When it comes to hiring people, I always go for attitude! I hire for attitude as it is much more important than skills. You can train anyone and teach anything, but you can’t train someone in a great attitude.
Suanti and me in Kota KInabalu in 2017. She was one of our new hires and performed great from the beginning!
This is my experience and I’ve always followed my own rule. True, for certain jobs you need certain qualifications, but still, you can train anyone on the job. It is called learning by doing. It is the apprenticeship method. You can have a very skilled and experienced person, but if their attitude sucks, nobody is helped. And it is questionable if highly skilled and experienced people can have a poor attitude at all.
When I hired, I very often hired young and inexperienced people, mostly even fresh graduates, straight from culinary school. Why? Because their minds were still like sponges, you could mold and form them to your liking. They absorbed everything you trained them in much quicker. Developing new habits went faster and more effectively.
When you work with people who’ve been long time in the business, or when you have guys with a bunch of bad habits, good luck in getting rid of those bad habits. It can be done, but you will have some work cut out to achieve that. When you hire inexperienced people, you must train them, yes. And that is your job! Someone with a great attitude and the willingness to learn, push and grow, will catch up and do so quickly. No issues. The attitude is the guarantee here. It’s good for the team and good for the employee.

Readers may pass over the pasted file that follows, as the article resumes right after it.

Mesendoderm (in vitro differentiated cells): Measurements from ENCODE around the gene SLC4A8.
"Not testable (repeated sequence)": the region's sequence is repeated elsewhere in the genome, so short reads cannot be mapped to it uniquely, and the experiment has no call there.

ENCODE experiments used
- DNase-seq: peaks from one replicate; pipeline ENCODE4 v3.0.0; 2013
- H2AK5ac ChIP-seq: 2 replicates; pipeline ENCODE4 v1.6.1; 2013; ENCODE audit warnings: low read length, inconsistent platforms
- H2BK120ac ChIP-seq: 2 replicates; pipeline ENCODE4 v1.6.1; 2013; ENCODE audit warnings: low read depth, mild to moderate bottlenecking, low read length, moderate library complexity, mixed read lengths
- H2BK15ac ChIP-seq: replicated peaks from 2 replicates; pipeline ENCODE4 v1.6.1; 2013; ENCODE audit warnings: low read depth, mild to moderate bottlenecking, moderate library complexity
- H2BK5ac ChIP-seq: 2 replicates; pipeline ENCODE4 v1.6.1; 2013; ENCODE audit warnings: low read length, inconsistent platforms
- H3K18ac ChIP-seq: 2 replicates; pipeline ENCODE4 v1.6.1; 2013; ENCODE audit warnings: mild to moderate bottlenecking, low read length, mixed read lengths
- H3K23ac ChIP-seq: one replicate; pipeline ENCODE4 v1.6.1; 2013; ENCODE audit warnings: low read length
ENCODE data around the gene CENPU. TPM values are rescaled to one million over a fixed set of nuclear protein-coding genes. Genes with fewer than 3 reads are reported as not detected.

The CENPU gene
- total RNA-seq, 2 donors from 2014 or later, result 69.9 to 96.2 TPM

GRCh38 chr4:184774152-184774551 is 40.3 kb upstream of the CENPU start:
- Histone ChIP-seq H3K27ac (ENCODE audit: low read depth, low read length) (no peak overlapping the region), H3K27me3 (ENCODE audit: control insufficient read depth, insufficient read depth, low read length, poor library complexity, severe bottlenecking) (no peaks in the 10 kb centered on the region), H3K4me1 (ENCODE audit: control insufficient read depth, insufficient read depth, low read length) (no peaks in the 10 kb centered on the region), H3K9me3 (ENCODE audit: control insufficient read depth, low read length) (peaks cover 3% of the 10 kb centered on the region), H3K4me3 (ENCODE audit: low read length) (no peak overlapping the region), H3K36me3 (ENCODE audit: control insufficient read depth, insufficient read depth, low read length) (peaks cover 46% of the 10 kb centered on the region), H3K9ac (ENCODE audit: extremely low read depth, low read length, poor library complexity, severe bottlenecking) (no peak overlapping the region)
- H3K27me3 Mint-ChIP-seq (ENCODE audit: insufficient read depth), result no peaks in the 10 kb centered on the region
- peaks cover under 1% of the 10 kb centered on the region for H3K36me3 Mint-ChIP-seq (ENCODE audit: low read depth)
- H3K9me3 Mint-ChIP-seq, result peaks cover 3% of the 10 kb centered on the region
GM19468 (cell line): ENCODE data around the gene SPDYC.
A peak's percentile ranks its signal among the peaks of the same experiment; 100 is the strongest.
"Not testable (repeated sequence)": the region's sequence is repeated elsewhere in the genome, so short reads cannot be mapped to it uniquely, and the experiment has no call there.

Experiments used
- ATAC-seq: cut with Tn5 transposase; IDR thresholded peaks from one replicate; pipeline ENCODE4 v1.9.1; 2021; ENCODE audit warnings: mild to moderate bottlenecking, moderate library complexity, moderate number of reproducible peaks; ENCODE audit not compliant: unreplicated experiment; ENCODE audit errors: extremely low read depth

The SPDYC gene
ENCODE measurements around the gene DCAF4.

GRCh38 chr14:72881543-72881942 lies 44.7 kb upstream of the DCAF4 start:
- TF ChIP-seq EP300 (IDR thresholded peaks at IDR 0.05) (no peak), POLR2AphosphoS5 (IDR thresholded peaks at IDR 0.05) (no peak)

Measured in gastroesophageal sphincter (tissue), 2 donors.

Great memories connect me to these people I hired and promoted. I was mostly right with my gut feeling and decision about their potential. I have people in my network I have developed over the years from bottom to top. They are still leading kitchen teams today. That shows me that my instinct and my ability to judge human talent was and still is very much there.
Judging human talent is one of the greatest skills and particularly important in a professional kitchen and in life.
Chefing is a team sport, so without your team you are nothing, you will not achieve anything. Chefing is like playing chess. For every role and position in the kitchen there is a different person. Everybody has a different stack of skills and talents. Everybody has a different personality. You must be able to judge as precisely as you can and place your people in the right positions.
Not everybody can work at the same spot. The ability to judge human talent in the kitchen is one of the greatest strengths. Most of the time I’ve been right about the decisions I made. It takes me a few hours only to get a relatively clear picture of a person, how they work, behave and what kind of attitude they display. I can tell whether a person will be of benefit to the team.
So how to tell?
I think my intuition has developed over the decades as well as my experience in general. You get a feeling for people. I can just guess at how many people I have worked with during my career so far, but it must be thousands. When you have worked with thousands of people, then you develop a sense for them. You also must think quickly and with great flexibility.
Thanks for reading my post!
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